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Tag Archives: Citizenship
Birthright citizenship is a hotly debated topic. The United States and Canada are one of the few nations that automatically grant citizenship so expansively to children born within their borders. Anyone born in the U.S. is considered an American citizen regardless of whether the parents are U.S. citizens, legal residents, temporary visitors, or illegal immigrants in the U.S. (more…)
The U.S. Citizenship & Immigration Services (“USCIS”) and the Department of State (“DOS”) have exercised their shared authority and collaborated in the development of a policy expanding the definitions of “mother” and “parent” under the Immigration & Nationality Act (“INA”) to include gestational mothers using Assisted Reproductive Technology (“ART”), regardless of whether they are also the genetic mother. (more…)
The U.S. Citizenship and Immigration Service (“USCIS”) has changed from red to blue the color ink it uses to stamp certain documents that could be used for I-9 purposes. This would be relevant, for instance, in a scenario where you have a high population of new hires that are refugees and they provide you with a refugee document. Reviewers should note that moving forward they may see government documents with stamps in blue, red and black ink and that, just because the ink color has changed, documents may still be valid. (more…)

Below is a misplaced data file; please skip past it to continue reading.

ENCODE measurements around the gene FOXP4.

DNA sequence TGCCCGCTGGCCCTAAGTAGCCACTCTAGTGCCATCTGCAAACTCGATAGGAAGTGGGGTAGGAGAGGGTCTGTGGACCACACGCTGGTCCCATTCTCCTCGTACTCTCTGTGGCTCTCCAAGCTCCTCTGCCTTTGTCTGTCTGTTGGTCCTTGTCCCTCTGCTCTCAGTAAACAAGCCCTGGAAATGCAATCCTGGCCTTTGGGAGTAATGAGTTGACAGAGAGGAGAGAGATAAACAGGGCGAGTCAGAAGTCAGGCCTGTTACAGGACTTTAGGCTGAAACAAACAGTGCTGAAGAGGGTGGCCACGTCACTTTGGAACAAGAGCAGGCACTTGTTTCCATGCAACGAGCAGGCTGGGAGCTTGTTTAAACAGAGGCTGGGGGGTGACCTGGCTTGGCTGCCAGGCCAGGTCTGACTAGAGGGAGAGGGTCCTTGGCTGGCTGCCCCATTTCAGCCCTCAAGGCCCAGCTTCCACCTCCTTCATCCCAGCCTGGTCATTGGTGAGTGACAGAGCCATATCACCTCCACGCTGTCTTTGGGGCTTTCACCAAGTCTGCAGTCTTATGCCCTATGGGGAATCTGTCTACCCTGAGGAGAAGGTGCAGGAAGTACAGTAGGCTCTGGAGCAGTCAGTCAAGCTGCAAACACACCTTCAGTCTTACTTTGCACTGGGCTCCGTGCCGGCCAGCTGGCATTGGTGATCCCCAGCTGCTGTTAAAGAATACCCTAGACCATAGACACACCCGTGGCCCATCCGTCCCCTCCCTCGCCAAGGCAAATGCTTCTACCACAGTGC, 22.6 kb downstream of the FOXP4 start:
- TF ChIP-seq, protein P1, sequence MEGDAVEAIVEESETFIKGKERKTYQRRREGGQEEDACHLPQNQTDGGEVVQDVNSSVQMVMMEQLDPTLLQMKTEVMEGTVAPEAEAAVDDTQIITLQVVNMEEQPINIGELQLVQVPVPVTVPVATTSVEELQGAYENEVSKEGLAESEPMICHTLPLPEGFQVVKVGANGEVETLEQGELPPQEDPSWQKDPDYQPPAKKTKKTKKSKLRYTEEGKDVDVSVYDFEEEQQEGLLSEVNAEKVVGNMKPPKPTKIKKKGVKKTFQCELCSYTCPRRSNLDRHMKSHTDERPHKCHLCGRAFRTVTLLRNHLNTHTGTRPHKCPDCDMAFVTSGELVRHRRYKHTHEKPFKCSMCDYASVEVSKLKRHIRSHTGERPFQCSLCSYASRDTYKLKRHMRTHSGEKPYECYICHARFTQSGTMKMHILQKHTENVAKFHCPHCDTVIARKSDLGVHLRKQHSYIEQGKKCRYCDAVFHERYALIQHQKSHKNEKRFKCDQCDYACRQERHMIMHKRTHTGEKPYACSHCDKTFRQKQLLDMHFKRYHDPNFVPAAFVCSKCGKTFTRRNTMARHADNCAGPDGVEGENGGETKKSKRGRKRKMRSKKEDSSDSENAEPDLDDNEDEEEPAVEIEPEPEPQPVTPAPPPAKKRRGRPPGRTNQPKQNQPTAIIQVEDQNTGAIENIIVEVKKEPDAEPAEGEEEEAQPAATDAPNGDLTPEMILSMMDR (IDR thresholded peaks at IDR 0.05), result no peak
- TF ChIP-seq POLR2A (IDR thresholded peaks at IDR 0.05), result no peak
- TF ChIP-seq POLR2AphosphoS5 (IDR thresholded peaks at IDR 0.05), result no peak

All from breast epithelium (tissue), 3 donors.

The increased popularity of renouncing your U.S. citizenship to avoid potential tax liabilities has resulted in a surprising fee hike by the U.S. Department of State. Although the hike is not unexpected, the fee increase of fivefold is. Sought to be a deterrent to discourage dual citizens from renouncing their U.S. citizenship, the fee increased from $450 to $2,350 on September 4, 2014. (more…)
Bipartisan immigration reform in an election year? And it creates jobs without adding to the deficit? Too good to be true? Well, earlier this year, Sen. Patrick Leahy (D-Vt) introduced legislation—co-sponsored by five Republicans (Sens. Collins, Grassley, Hatch, Lee & Rubio) and three Democrats (Sens. Conrad, Kohl & Schumer)—to extend the EB-5 Regional Center Program for three years. After several amendments, that legislation was passed unanimously by the United States Senate. It later passed the House of Representatives by a 412-3 vote and was ultimately signed into law by President Barack Obama. The legislation, as enacted, extends the EB-5 Regional Center Program—which had been set to expire on September 30, 2012—for an additional three years. (more…)